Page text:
Today, the third anniversary of a close encounter with the fragility of my own life, I’m reposting, below, on the necessity of asking for help, of allowing ourselves to be vulnerable, and of turning towards darkness when it presents itself.
It turns out that spontaneous blood-clotting is relatively common and often not well diagnosed. If you are interested in finding out more, check out the website of the Hughes Syndrome Foundation.
Could it be that it’s time for you to give up looking good so you can be real instead?
I’m not saying this lightly.
Two summers ago, I found myself rendered momentarily speechless, mid-conversation, as a dear friend and I walked together for lunch. A few minutes later, flat on my back on the pavement, heart pounding, short of breath, mind racing.
I knew for certain only after a few days – but had an inkling as it happened – that an undiagnosed blood clot that had been forming in my leg for some time had at that moment broken loose from its moorings.
Terror, love, longing, hope, confusion.
I called home while we waited for the paramedics to arrive.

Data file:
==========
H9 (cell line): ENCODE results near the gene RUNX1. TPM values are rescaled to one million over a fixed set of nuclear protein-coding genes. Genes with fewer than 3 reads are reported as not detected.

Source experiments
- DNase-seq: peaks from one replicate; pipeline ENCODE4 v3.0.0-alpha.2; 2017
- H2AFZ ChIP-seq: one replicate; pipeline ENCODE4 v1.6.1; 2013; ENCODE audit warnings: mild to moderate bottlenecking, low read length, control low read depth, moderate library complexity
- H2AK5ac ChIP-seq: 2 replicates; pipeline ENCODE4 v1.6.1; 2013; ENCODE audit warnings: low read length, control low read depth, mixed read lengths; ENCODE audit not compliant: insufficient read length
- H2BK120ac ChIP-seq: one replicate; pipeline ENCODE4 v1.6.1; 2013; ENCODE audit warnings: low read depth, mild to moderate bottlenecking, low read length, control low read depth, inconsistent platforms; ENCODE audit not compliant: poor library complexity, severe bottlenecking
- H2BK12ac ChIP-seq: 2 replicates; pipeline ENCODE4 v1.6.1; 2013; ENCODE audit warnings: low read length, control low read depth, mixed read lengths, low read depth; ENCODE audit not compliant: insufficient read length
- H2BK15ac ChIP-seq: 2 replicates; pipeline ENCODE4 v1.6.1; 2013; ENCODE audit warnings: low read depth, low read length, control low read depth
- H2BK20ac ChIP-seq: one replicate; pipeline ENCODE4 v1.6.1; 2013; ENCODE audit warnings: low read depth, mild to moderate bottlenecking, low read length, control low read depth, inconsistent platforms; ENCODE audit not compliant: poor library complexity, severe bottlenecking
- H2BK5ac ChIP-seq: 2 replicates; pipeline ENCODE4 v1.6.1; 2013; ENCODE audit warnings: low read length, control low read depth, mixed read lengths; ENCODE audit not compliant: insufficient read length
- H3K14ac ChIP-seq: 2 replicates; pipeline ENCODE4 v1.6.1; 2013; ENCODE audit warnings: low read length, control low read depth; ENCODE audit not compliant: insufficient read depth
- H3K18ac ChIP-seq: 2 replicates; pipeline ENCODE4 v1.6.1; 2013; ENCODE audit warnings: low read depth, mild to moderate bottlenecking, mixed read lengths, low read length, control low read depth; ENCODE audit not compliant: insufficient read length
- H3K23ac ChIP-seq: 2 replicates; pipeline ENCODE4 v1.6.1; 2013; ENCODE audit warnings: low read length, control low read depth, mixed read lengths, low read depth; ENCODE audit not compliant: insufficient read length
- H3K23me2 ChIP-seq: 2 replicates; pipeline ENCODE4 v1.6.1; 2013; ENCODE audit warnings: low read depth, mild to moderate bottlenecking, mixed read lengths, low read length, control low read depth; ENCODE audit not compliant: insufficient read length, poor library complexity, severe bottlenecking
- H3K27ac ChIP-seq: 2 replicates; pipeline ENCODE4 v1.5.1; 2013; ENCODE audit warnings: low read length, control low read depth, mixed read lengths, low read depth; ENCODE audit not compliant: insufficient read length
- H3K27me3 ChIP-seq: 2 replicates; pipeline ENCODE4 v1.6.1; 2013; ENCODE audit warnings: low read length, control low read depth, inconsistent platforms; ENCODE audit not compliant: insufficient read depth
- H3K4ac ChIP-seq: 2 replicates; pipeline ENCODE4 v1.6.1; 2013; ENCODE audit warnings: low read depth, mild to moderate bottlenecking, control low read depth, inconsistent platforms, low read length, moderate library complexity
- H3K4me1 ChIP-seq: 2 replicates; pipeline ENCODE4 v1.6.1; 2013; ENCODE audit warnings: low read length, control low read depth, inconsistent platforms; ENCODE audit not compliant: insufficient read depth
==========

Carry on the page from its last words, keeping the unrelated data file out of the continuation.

“I’m fine,” I said. “There’s nothing to be worried about”.
Not, “I’m scared.”. Not, “Please help me”. Not, “I don’t know if I’m going to be ok”.
It was a hot June afternoon, blue skies, but there must have been clouds as I remember watching a seagull wheel high overhead against a background of grey-white.
Just when I most needed help and connection I played my most familiar, habitual ‘looking good’ hand – making sure others around me had nothing to be worried about. A hand I’ve played repeatedly since I was a child.
Even in the most obviously life-threatening situation I had yet experienced: “I’m fine”. Too afraid to be seen for real, to be seen as something other than my carefully nurtured image of myself.
It was there, on the pavement, that I started to understand in a new way the cost of holding myself back from those I most care about; the power and necessity of vulnerability and sincerity; that my humanity, with all its cracks, complexity and fragility, is a gift to others, not a burden.
I began to see that the realness I treasured in the people who love me the most was my responsibility too – a necessary duty of loving in return.
I’m still learning, slowly, how to fully show myself.
One step at a time.
And I’m learning, too, that sometimes we’ll carry on trying to look good, even if it has the potential to ruin our lives as we do so.